Bullies on the Bus?

Once again bullying is making headlines and this time around it's a 68-year old bus monitor in upstate New York taunted by a pack of middle-school boys wilding from the back seats.  "Making the Bus Monitor Cry," the video of the heinous behavior recorded on one of the boy's cell phones, went viral on YouTube. Over 2 million views. The public has donated over $650,000 in donations for Karen Klein, the grandmother and bus monitor, on indiegogo.com. If you've been unplugged for the last week or so you could be excused for missing the entire social media-facilitated saga not to mention Ms. Klein's appearance on the Today show or Anderson Cooper's offer to send her and nine of her friends and family members to Disneyland.         

Yes the middle-school boys displayed atrocious behavior. Yes they cussed, threatened and relentlessly humiliated her. They tormenting her over her son's suicide.  They should be punished. Their parents should be forced to watch that video over and over.  Better yet they and their obnoxious offspring should be forced to endure Disneyland with Karen Klein and her possee.  I'm thinking three days of non-stop giant turkey legs and It's a Small World.

However dreadful the bus incident it's worth asking whether it is in fact bullying as every news source has indicated though a commentator at CNN pointed out Karen Klein is "probably not the first face that comes to mind when you think of a poster child for bullying."  It is an usual case.  An adult verbally harassed by kids.  An adult in a supposed position of authority.  All captured on video.

Yet is it really bullying?

Do we want to call bullying any behavior that harms or even more difficult to assess potentially causes harm?

What constitutes harm?

How long does the defilement have to last? Several minutes? Days?

What about the status of people involved?

When does plain bad behavior turn into bullying? Where's the line?

The conventional stereotype of a higher status bully exerting power over a vulnerable lower status peer doesn't exactly mesh with the bus incident.  As a social psychologist by training I see it not so much as bullying but a classic example of group behavior or Groups Gone Wild, in other words the atrocities that people commit as members of groups they would never dare or really much think about committing alone.

It's also worth asking if Karen Klein was "bullied" because there seems to be several different connotations evolving.  There's the school yard bully using physical violence. There's the digital slanderer on Facebook.  There's the mean prom-queen wanna-be jockeying for social position. To confuse psychological researchers and school principals there's the kid who is both bully and bullied. Also, the enraged individuals making death threats against the boys on the bus. Surely this so-called bullying is a complex, multifaceted net of behaviors not easily summarized no matter how outraged we may be nor how large our donations nor how much we'd like to tie it in to the current political climate.

So I have to disagree with New York Times columnist Charles Blow who says "bullying has become boilerplate." As in same old, same old.  It's not a cut and dry model from the 15th century as I've indicated above but I do see his point that people have always harbored a propensity for cruelty. But Blow reaches in using the bus incident to argue we're seeing a spike of bullying in politics and American life (despite providing no evidence of this rise) because of our rapidly changing culture. Basically rich white people especially men being unseated and overrun by minorities.  Social scientists have been proclaiming this the cause of discrimination, prejudice and aggression for decades if not centuries.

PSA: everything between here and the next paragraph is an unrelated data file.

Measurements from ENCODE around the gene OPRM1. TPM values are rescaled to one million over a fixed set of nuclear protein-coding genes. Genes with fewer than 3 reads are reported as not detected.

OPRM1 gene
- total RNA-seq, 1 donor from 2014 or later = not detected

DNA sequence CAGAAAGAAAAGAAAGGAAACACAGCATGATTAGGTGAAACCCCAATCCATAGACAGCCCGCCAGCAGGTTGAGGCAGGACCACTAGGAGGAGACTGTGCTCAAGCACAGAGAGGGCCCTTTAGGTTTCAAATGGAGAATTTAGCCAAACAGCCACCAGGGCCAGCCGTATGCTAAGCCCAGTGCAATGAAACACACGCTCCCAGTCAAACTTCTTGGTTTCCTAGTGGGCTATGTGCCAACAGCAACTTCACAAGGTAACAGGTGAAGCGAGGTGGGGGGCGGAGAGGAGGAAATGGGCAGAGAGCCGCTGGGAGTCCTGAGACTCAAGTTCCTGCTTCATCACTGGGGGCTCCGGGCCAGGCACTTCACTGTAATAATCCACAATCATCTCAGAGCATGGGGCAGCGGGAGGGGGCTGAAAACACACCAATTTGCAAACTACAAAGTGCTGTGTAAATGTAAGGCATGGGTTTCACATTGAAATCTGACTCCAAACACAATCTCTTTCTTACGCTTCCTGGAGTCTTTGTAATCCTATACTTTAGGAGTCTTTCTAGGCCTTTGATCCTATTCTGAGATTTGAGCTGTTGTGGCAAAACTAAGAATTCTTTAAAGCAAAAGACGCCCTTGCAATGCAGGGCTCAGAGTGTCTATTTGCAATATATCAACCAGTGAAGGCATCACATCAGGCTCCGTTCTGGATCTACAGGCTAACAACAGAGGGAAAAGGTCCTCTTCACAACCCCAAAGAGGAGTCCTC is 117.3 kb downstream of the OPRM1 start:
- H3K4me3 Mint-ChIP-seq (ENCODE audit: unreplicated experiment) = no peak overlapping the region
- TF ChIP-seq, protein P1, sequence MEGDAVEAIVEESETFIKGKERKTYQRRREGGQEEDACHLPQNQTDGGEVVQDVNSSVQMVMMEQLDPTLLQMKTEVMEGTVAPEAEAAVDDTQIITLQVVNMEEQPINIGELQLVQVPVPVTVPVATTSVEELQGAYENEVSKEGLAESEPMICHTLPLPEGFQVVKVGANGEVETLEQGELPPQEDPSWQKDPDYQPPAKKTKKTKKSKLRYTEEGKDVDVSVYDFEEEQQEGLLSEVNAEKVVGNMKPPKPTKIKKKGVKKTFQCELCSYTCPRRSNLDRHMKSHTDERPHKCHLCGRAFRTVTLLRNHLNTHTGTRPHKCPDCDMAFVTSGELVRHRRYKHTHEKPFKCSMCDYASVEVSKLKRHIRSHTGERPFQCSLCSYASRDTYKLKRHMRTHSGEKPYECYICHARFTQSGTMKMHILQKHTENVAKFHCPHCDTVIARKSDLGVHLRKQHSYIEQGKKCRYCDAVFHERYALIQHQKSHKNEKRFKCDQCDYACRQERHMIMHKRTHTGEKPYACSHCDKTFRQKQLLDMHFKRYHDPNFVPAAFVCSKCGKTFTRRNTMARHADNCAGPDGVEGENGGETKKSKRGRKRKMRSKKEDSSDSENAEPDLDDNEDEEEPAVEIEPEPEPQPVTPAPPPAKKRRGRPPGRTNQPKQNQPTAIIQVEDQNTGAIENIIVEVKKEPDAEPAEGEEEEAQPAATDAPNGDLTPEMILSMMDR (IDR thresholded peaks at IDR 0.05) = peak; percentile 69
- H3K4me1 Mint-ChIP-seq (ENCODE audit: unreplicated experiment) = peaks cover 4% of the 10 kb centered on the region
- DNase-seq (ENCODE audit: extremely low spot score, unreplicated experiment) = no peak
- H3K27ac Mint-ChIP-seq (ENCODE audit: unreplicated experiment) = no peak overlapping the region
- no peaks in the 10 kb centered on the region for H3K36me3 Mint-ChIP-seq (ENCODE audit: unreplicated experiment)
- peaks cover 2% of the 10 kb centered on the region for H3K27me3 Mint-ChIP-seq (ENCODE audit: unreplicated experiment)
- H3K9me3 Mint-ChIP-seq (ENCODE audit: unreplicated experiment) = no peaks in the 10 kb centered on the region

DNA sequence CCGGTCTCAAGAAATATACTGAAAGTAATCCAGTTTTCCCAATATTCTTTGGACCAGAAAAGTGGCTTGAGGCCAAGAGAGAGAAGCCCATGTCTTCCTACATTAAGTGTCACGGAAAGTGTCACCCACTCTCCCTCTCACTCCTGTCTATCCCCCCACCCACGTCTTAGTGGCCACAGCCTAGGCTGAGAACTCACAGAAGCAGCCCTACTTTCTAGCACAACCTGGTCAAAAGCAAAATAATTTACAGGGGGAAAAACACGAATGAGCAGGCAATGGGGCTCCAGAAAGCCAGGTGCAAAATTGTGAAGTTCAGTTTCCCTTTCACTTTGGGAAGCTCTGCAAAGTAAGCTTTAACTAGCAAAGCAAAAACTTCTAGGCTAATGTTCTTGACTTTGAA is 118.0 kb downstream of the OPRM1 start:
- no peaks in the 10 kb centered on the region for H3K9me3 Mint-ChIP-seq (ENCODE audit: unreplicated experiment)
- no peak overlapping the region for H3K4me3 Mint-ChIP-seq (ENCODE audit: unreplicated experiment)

Ye olde Concern for Their Social Status in a Rapidly Changing World Explanation doesn't really fit with the bus kids.

Frankly, I'm finding it difficult to understand how 13-year old boys on their way to school would be fearing for their own endangered futures in the new global economy (i.e. smart, educated girls from Asia and Latin America stomping on their career prospects) though clearly they should be. Obviously bullying is not a one-size, one-motivation fits all. 

Because I've recently visited the Tower of London and learned the meaning of hanged, drawn and quartered (don't look it up) the sentiment violence and hostility is more prevalent today in political affairs and elsewhere doesn't resonate with me. Nor deep thinker Steven Pinker.

Moreover, there are some researchers in fact who believe bullying hasn't increased. Some actually think it's waned over the last few decades but their opinions aren't dramatic enough to fit into the news story, especially not when there's the latest survey citing the number of kids bullied (though there's not room for the stats from 3 decades ago). Nick Gillepsie had an interesting article in the Wall Street Journal this past April suggesting there's no rise in bullying. Time's John Cloud also questioned an epidemic rise too in March, The Myths of Bullying

BTW, as far as Mr. Blow's column Bullies on the Bus, I'm having a hard time squaring the bus monitor's harassment with Republicans booing gay soldiers or Newt Gringrich lamblasting the poor. Though clearly outrageous, these are quite different incidents.  I hate to nitpick, he often makes good arguments but I think we need to clarify not muddy the definition of bullying.  Point out the differences among scenarios, the similarities, etc. I don't think we can make much head way in addressing it if we don't know what it is or what motivates it.  Or if we're talking about different animals so to speak.

I'm parsing over the definition (or many definitions) of bullying also because the media and the school counselor's summer reading list is teeming with reports of a resurgence of bullying, an epidemic of sorts.  Your school counselor probably also has a bullying prevention handbook to memorize too.  In addition to a relatively new industry springing up to teach educators and counselors how to prevent bullying (as well they should but it's unfortunately based on litte empirical evidence - if only we could learn how) documentaries are being filmed, organizations formed, songs written, op-eds written, laws written.